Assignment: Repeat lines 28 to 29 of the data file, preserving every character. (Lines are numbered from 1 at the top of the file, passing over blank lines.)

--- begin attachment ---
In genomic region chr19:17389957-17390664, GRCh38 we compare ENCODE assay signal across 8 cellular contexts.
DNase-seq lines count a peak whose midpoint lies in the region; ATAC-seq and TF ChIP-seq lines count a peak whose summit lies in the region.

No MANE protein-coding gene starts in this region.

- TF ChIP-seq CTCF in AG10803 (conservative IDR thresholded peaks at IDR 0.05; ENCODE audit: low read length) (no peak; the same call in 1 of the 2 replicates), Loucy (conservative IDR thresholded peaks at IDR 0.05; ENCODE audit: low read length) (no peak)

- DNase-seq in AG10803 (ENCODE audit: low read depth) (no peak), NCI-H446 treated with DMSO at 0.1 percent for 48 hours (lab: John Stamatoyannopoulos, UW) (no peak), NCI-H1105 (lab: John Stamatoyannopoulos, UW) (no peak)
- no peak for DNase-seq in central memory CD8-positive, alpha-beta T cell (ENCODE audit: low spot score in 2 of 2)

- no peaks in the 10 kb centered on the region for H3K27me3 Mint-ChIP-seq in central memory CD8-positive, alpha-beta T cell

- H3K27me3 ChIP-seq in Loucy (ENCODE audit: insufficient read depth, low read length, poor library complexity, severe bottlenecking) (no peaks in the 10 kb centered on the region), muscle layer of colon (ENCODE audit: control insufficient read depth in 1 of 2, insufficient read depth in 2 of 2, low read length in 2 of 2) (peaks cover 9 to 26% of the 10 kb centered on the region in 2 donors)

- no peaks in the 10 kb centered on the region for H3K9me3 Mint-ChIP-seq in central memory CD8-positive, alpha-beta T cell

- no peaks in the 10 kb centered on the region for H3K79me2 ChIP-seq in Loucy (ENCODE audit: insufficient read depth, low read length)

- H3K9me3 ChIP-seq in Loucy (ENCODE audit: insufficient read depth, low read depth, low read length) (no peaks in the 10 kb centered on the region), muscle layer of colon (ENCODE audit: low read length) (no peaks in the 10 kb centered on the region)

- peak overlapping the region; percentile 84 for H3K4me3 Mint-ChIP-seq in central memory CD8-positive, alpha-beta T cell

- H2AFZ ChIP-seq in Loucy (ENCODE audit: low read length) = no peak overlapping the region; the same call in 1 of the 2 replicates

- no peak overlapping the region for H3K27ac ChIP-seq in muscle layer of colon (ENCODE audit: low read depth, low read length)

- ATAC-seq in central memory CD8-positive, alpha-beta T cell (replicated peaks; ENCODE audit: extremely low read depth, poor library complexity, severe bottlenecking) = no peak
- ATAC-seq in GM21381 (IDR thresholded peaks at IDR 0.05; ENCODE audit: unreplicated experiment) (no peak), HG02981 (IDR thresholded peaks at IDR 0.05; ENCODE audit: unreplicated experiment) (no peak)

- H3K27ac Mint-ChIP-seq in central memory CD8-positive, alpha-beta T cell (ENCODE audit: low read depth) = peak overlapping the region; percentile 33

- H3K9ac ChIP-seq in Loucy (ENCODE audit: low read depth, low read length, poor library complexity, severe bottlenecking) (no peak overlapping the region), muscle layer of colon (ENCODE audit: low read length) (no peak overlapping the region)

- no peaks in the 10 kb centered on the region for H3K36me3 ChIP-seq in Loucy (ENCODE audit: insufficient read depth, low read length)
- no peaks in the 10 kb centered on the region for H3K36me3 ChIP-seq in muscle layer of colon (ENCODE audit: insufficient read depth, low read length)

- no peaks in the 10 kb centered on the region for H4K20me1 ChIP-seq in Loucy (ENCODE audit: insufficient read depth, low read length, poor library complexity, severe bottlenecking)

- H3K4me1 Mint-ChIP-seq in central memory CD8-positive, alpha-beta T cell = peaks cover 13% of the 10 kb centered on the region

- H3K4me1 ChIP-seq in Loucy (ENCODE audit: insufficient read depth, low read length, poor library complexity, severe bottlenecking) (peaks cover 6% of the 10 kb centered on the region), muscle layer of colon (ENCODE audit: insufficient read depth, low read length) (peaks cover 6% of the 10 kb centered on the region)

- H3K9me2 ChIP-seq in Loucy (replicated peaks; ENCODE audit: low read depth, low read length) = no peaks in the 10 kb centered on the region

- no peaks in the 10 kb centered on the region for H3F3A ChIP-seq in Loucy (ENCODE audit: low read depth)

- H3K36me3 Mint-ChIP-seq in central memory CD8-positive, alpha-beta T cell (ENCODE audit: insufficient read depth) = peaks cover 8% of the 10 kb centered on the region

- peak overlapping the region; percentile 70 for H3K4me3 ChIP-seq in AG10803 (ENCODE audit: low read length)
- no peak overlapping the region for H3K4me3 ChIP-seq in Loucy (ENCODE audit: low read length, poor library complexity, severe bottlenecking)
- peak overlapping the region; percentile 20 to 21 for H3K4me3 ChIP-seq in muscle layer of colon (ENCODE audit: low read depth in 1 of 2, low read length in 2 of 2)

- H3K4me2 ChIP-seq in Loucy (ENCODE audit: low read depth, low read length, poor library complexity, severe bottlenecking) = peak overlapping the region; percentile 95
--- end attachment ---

- no peak overlapping the region for H3K4me3 ChIP-seq in Loucy (ENCODE audit: low read length, poor library complexity, severe bottlenecking)
- peak overlapping the region; percentile 20 to 21 for H3K4me3 ChIP-seq in muscle layer of colon (ENCODE audit: low read depth in 1 of 2, low read length in 2 of 2)